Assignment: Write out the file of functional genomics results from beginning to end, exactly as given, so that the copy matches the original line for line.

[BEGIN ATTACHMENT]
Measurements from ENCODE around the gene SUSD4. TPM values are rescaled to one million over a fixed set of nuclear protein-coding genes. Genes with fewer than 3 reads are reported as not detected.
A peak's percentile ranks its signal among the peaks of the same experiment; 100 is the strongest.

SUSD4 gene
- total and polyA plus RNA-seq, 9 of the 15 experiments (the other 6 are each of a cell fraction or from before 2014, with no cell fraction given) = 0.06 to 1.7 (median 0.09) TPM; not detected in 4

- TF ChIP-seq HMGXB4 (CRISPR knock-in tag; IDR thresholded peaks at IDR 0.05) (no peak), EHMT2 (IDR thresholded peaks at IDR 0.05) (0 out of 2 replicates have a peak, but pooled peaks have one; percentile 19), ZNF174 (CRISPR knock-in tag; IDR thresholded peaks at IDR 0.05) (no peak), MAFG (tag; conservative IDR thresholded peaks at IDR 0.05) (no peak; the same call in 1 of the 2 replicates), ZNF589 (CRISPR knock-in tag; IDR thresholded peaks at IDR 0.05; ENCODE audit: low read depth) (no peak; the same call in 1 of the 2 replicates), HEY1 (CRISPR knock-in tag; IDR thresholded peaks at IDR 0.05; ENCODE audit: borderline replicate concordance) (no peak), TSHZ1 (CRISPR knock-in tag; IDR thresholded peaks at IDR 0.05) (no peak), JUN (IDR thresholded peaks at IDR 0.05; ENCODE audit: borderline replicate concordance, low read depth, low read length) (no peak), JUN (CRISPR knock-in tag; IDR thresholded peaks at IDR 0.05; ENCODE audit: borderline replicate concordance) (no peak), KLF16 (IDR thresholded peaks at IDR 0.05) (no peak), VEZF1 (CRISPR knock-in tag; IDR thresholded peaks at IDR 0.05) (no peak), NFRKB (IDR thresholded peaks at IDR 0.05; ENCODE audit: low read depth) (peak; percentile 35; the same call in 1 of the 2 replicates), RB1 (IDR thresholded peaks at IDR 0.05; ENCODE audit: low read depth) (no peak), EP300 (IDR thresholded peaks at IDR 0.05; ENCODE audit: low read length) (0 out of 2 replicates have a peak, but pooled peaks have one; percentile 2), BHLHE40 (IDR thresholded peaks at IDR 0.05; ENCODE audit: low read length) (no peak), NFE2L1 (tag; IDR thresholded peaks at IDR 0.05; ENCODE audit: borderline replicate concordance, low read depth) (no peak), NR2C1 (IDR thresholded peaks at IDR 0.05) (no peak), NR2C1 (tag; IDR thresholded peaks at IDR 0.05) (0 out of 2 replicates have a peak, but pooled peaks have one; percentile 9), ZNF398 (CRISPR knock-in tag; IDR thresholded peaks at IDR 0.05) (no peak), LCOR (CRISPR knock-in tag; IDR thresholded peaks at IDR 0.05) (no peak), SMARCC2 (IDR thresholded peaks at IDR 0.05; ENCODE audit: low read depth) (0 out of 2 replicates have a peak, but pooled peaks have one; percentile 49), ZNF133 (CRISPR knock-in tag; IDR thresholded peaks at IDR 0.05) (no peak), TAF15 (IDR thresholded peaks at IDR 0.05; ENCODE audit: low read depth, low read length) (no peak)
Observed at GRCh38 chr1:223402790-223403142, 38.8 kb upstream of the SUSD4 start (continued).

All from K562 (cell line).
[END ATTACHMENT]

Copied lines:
Measurements from ENCODE around the gene SUSD4. TPM values are rescaled to one million over a fixed set of nuclear protein-coding genes. Genes with fewer than 3 reads are reported as not detected.
A peak's percentile ranks its signal among the peaks of the same experiment; 100 is the strongest.

SUSD4 gene
- total and polyA plus RNA-seq, 9 of the 15 experiments (the other 6 are each of a cell fraction or from before 2014, with no cell fraction given) = 0.06 to 1.7 (median 0.09) TPM; not detected in 4

- TF ChIP-seq HMGXB4 (CRISPR knock-in tag; IDR thresholded peaks at IDR 0.05) (no peak), EHMT2 (IDR thresholded peaks at IDR 0.05) (0 out of 2 replicates have a peak, but pooled peaks have one; percentile 19), ZNF174 (CRISPR knock-in tag; IDR thresholded peaks at IDR 0.05) (no peak), MAFG (tag; conservative IDR thresholded peaks at IDR 0.05) (no peak; the same call in 1 of the 2 replicates), ZNF589 (CRISPR knock-in tag; IDR thresholded peaks at IDR 0.05; ENCODE audit: low read depth) (no peak; the same call in 1 of the 2 replicates), HEY1 (CRISPR knock-in tag; IDR thresholded peaks at IDR 0.05; ENCODE audit: borderline replicate concordance) (no peak), TSHZ1 (CRISPR knock-in tag; IDR thresholded peaks at IDR 0.05) (no peak), JUN (IDR thresholded peaks at IDR 0.05; ENCODE audit: borderline replicate concordance, low read depth, low read length) (no peak), JUN (CRISPR knock-in tag; IDR thresholded peaks at IDR 0.05; ENCODE audit: borderline replicate concordance) (no peak), KLF16 (IDR thresholded peaks at IDR 0.05) (no peak), VEZF1 (CRISPR knock-in tag; IDR thresholded peaks at IDR 0.05) (no peak), NFRKB (IDR thresholded peaks at IDR 0.05; ENCODE audit: low read depth) (peak; percentile 35; the same call in 1 of the 2 replicates), RB1 (IDR thresholded peaks at IDR 0.05; ENCODE audit: low read depth) (no peak), EP300 (IDR thresholded peaks at IDR 0.05; ENCODE audit: low read length) (0 out of 2 replicates have a peak, but pooled peaks have one; percentile 2), BHLHE40 (IDR thresholded peaks at IDR 0.05; ENCODE audit: low read length) (no peak), NFE2L1 (tag; IDR thresholded peaks at IDR 0.05; ENCODE audit: borderline replicate concordance, low read depth) (no peak), NR2C1 (IDR thresholded peaks at IDR 0.05) (no peak), NR2C1 (tag; IDR thresholded peaks at IDR 0.05) (0 out of 2 replicates have a peak, but pooled peaks have one; percentile 9), ZNF398 (CRISPR knock-in tag; IDR thresholded peaks at IDR 0.05) (no peak), LCOR (CRISPR knock-in tag; IDR thresholded peaks at IDR 0.05) (no peak), SMARCC2 (IDR thresholded peaks at IDR 0.05; ENCODE audit: low read depth) (0 out of 2 replicates have a peak, but pooled peaks have one; percentile 49), ZNF133 (CRISPR knock-in tag; IDR thresholded peaks at IDR 0.05) (no peak), TAF15 (IDR thresholded peaks at IDR 0.05; ENCODE audit: low read depth, low read length) (no peak)
Observed at GRCh38 chr1:223402790-223403142, 38.8 kb upstream of the SUSD4 start (continued).

All from K562 (cell line).